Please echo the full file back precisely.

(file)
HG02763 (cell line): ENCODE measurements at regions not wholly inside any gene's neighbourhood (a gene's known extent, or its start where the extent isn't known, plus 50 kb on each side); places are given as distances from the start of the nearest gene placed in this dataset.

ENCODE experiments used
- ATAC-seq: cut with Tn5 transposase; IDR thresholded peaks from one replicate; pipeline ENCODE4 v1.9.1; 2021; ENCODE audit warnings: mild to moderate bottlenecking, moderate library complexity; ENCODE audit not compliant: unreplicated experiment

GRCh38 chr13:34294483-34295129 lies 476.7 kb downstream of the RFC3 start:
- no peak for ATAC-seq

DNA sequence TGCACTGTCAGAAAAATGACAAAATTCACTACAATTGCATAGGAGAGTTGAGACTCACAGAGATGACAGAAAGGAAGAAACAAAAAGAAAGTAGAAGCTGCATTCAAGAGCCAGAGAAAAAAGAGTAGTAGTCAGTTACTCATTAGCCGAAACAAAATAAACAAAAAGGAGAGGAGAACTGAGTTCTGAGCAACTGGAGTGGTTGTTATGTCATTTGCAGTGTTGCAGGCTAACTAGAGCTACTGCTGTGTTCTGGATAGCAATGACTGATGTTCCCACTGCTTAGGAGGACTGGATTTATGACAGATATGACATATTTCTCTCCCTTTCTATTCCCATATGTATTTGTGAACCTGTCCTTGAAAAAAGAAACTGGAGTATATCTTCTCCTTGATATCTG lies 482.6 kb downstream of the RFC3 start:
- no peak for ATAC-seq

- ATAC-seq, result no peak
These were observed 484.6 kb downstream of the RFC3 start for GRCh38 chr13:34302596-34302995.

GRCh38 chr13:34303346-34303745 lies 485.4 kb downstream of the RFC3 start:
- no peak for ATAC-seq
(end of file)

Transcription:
HG02763 (cell line): ENCODE measurements at regions not wholly inside any gene's neighbourhood (a gene's known extent, or its start where the extent isn't known, plus 50 kb on each side); places are given as distances from the start of the nearest gene placed in this dataset.

ENCODE experiments used
- ATAC-seq: cut with Tn5 transposase; IDR thresholded peaks from one replicate; pipeline ENCODE4 v1.9.1; 2021; ENCODE audit warnings: mild to moderate bottlenecking, moderate library complexity; ENCODE audit not compliant: unreplicated experiment

GRCh38 chr13:34294483-34295129 lies 476.7 kb downstream of the RFC3 start:
- no peak for ATAC-seq

DNA sequence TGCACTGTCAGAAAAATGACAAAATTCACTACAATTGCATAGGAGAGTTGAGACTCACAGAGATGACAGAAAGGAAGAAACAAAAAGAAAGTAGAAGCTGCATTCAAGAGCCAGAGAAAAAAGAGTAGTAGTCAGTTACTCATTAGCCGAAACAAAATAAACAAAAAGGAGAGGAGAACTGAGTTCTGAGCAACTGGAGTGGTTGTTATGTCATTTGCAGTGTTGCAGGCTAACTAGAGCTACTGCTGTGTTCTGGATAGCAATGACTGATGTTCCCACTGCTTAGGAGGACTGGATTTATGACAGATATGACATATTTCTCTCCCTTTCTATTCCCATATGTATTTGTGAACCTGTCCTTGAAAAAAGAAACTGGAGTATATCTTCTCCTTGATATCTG lies 482.6 kb downstream of the RFC3 start:
- no peak for ATAC-seq

- ATAC-seq, result no peak
These were observed 484.6 kb downstream of the RFC3 start for GRCh38 chr13:34302596-34302995.

GRCh38 chr13:34303346-34303745 lies 485.4 kb downstream of the RFC3 start:
- no peak for ATAC-seq